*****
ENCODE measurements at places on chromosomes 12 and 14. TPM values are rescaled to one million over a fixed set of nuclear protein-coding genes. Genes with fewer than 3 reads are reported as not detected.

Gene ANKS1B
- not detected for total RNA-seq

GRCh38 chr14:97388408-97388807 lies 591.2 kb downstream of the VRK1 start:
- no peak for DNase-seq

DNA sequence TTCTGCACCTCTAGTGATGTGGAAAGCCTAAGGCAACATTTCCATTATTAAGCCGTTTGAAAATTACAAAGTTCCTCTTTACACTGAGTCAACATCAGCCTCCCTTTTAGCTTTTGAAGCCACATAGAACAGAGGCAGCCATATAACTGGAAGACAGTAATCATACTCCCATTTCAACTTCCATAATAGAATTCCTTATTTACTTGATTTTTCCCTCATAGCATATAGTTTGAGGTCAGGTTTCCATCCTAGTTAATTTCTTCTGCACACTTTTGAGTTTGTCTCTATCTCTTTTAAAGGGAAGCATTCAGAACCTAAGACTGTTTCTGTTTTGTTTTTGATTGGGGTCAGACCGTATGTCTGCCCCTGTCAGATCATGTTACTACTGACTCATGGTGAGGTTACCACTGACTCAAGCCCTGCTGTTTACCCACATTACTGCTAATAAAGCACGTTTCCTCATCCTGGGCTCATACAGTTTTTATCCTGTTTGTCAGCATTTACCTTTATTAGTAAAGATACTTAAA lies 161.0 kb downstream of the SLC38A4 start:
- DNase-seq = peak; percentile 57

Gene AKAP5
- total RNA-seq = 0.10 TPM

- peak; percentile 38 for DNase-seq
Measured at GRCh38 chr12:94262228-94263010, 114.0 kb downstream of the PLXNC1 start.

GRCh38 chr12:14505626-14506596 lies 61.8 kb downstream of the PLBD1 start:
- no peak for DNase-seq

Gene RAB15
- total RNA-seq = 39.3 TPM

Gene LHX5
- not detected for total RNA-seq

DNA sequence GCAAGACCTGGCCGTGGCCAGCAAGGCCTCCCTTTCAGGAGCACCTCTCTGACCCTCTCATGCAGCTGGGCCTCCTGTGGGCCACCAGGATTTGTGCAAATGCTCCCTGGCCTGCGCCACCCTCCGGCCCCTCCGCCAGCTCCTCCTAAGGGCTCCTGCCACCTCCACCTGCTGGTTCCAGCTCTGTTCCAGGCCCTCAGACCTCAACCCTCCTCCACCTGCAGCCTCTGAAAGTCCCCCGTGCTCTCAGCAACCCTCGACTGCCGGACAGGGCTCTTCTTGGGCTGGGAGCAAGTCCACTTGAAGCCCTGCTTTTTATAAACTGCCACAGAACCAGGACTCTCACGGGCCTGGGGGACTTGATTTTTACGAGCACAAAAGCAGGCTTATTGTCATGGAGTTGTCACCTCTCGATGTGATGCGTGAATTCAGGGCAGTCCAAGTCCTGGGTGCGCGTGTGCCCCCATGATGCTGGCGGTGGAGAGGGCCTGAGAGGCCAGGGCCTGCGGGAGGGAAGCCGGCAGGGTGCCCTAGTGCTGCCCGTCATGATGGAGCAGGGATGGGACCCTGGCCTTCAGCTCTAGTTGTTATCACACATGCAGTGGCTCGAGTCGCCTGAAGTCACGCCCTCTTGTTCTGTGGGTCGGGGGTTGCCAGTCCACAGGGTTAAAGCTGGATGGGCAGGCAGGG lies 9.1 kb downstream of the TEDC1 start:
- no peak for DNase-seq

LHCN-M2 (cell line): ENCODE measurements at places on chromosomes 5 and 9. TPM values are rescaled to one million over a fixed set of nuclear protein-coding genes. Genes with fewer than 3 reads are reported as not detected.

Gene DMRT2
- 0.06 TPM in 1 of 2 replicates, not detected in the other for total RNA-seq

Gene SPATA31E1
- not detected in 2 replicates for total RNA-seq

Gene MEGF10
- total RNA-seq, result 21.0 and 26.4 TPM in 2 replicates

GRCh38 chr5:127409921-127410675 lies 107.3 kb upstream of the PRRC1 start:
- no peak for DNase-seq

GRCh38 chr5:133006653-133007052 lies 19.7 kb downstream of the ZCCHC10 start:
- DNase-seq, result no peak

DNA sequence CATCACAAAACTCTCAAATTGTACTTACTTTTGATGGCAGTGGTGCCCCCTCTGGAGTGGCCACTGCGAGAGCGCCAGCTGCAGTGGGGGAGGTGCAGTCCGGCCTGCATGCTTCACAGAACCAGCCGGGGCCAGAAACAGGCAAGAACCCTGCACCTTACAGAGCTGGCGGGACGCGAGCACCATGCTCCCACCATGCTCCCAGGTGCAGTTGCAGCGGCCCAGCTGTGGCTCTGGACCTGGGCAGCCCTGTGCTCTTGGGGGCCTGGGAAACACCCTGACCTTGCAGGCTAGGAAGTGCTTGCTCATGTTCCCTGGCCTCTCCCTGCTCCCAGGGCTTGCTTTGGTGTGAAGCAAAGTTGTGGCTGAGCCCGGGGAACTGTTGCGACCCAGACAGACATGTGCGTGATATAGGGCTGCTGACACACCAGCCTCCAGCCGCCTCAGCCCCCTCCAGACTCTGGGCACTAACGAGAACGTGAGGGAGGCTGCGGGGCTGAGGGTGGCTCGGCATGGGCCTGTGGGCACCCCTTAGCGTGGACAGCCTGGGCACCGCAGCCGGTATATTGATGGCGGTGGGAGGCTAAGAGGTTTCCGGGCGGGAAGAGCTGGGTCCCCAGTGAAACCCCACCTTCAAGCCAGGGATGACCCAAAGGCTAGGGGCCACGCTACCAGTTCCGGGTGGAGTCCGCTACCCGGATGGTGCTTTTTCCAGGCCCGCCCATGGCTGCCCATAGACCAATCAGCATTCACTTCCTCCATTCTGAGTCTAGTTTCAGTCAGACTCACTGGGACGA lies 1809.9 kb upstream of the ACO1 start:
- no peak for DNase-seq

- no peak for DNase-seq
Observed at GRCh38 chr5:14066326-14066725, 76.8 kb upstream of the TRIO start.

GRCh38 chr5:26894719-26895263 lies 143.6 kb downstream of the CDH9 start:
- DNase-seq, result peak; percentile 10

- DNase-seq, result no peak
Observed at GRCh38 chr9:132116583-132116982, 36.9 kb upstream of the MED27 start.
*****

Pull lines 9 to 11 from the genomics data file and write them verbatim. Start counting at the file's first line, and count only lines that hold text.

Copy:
- total RNA-seq = 0.10 TPM

- peak; percentile 38 for DNase-seq
Measured at GRCh38 chr12:94262228-94263010, 114.0 kb downstream of the PLXNC1 start.